'What is mathematical' is one of the primary concerns of the philosophy of math, and depending on one's beliefs about and in philosophy, particularly one's metaphysics, there are very divergent views on what it means to be mathematical. An approach to defining 'mathematical' (besides as a synonym for 'precise') might fall under two approaches, one a general, natural language definition that might conform to prototype theory and one that follows more technical questions of intension that draws on questions of necessity and sufficiency.
A general response to 'mathematical' would follow the common-sense definition that would invoke terms such as quantity, qualities, relations, shapes, operations, truth, and direction and would appeal to some common systems of mathematics like arithmetics, algebras, vectors, and geometries. The technical response to what is mathematics and where it comes from would be more in line with the various schools in the philosophy of mathematics. These responses are far more technical but include ideas like reduction to logic, formal systems, intuition, empirical, abstraction, iteration, and semantics. The former class of characterization is comprehensible to most people, whereas the latter class is technical philosophy drawing particularly on the jargon of epistemology and ontology.
If what is 'mathematical' were voted upon by the set of educated adults, the former class would be the most popular, but whether or not one finds that appealing would be related to one's views on the use of ordinary language in philosophy and the sophistication of one's philosophical jargon. It should be said, that any claims to certainty about what is 'mathematical' would conflict with any epistemological approach that is pluralisitic and fallibilistic (IEP). The claim that Pythagoreans threw competitors off a cliff (Reddit) is likely to be apocryphal, but it certainly is believable.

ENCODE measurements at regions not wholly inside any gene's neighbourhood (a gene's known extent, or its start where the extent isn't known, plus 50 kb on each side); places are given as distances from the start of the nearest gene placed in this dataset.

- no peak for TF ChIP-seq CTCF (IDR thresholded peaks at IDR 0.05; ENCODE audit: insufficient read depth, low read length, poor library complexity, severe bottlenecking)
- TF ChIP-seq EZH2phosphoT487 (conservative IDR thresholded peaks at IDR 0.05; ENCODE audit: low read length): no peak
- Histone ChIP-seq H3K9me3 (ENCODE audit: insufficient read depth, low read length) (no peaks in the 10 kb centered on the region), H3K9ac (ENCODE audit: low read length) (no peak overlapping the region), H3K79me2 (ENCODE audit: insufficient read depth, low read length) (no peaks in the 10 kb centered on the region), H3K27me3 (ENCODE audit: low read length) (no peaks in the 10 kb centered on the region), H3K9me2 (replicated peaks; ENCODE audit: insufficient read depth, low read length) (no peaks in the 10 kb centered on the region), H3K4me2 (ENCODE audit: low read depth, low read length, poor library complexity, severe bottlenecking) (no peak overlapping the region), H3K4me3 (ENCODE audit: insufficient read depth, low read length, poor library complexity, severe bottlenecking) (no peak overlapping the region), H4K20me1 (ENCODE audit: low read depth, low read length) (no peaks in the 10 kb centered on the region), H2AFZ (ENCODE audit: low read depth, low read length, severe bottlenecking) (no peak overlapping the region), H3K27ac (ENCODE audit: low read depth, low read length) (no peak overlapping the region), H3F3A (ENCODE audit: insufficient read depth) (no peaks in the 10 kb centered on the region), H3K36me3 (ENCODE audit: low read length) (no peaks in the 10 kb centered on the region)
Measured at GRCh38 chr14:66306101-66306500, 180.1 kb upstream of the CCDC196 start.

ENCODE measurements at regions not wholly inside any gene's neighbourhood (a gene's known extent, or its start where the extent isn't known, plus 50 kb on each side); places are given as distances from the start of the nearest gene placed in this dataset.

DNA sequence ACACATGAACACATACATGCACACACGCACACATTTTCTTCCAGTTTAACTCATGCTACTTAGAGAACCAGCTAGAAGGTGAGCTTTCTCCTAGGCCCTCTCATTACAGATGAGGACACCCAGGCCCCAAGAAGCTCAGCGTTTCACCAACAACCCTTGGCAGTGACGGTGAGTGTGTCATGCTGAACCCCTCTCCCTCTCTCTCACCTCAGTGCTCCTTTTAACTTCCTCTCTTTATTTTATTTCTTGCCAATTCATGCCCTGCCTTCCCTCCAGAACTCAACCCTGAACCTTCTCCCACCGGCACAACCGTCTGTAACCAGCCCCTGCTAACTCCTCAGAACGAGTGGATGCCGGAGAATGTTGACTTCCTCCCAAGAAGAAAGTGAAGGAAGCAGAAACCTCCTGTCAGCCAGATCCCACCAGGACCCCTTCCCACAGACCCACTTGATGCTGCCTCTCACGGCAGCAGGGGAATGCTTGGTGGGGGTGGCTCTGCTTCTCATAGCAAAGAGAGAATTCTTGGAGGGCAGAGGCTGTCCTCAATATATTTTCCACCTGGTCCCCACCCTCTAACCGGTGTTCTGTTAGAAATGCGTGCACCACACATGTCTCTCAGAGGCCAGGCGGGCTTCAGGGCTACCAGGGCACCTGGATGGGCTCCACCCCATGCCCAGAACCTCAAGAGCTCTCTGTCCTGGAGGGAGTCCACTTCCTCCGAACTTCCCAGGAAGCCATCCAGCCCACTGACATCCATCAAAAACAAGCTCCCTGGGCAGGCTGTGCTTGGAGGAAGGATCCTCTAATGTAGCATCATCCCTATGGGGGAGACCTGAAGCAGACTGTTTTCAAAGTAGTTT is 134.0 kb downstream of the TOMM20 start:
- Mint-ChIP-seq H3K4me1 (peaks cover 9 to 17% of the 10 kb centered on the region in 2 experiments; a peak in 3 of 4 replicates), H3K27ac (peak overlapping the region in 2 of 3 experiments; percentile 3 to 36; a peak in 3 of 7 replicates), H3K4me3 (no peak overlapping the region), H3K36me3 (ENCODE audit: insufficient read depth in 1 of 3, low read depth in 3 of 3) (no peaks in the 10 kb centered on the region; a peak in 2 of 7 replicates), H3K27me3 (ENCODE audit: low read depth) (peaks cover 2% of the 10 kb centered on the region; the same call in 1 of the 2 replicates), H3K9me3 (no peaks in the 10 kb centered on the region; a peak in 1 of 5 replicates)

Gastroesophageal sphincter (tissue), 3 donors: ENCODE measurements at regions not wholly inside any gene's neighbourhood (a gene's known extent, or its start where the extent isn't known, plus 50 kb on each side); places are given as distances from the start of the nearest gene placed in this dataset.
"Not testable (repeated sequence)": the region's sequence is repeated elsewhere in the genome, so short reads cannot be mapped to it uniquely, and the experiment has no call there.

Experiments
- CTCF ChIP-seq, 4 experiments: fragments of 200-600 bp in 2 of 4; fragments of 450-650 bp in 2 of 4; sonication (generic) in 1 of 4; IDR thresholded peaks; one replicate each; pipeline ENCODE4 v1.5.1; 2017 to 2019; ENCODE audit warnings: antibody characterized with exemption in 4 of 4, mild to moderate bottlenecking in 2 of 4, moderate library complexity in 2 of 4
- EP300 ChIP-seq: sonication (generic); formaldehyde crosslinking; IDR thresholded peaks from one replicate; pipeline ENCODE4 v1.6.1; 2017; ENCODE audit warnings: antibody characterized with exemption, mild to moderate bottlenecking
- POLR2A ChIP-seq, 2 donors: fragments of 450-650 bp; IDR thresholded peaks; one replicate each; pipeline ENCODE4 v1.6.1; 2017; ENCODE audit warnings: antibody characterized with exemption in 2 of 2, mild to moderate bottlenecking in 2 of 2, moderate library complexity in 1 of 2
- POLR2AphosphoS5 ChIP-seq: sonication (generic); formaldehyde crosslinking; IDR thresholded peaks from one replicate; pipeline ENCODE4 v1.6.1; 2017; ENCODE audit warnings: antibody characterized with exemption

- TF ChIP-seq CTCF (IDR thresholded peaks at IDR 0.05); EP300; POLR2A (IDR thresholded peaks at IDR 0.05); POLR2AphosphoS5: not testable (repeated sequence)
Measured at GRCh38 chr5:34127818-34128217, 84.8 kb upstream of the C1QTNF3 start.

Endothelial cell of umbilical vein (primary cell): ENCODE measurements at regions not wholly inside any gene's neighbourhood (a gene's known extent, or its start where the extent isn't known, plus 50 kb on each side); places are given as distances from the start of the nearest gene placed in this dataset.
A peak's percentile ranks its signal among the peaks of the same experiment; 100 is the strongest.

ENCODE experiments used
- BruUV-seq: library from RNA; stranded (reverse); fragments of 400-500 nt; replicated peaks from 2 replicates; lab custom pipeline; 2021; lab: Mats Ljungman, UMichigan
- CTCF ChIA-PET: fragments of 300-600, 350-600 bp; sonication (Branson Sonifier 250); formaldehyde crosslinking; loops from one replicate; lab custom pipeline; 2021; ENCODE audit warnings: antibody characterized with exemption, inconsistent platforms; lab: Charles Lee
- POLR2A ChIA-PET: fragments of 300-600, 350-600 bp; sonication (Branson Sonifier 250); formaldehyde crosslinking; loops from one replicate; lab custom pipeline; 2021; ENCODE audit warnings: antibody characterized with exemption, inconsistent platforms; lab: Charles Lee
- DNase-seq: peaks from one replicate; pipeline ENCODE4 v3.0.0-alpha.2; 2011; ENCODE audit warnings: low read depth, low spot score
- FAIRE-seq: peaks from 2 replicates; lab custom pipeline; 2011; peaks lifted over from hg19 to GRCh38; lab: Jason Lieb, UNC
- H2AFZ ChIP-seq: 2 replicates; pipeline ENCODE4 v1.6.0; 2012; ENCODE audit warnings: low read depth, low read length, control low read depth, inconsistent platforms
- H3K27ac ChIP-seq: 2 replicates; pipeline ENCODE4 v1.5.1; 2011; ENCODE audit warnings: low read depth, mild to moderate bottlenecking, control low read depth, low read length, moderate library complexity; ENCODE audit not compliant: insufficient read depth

The Politics of Mathematics
Any answer to what is mathematical is a lot like an intellectual fingerprint. Take for instance the mathematical philosophy of Wittgenstein, it differs remarkably from the claims about 'mathematical' made by Aristotle (accounting for the fact that mathema, 'μάθημα' in Greek languages is something much broader than what we call mathematics).
To demonstrate how the definition of 'mathematical' is highly partisan and divergent, let us consider the characterization of the 'mathematical' from an empirical perspective and what the SEP has to say:
he general philosophical and scientific outlook in the nineteenth century tended toward the empirical: platonistic aspects of rationalistic theories of mathematics were rapidly losing support. Especially the once highly praised faculty of rational intuition of ideas was regarded with suspicion. Thus it became a challenge to formulate a philosophical theory of mathematics that was free of platonistic elements. In the first decades of the twentieth century, three non-platonistic accounts of mathematics were developed: logicism, formalism, and intuitionism. There emerged in the beginning of the twentieth century also a fourth program: predicativism. Due to contingent historical circumstances, its true potential was not brought out until the 1960s. However it deserves a place beside the three traditional schools that are discussed in most standard contemporary introductions to philosophy of mathematics, such as (Shapiro 2000) and (Linnebo 2017).
If one takes the position that mathematical thought (whatever it may be) reduces to psychological theory such as recognized since the psychologism of the 19th century, then one might align with John Stuart Mill's mathematical philosophy (SEP) as an inductivist endeavor: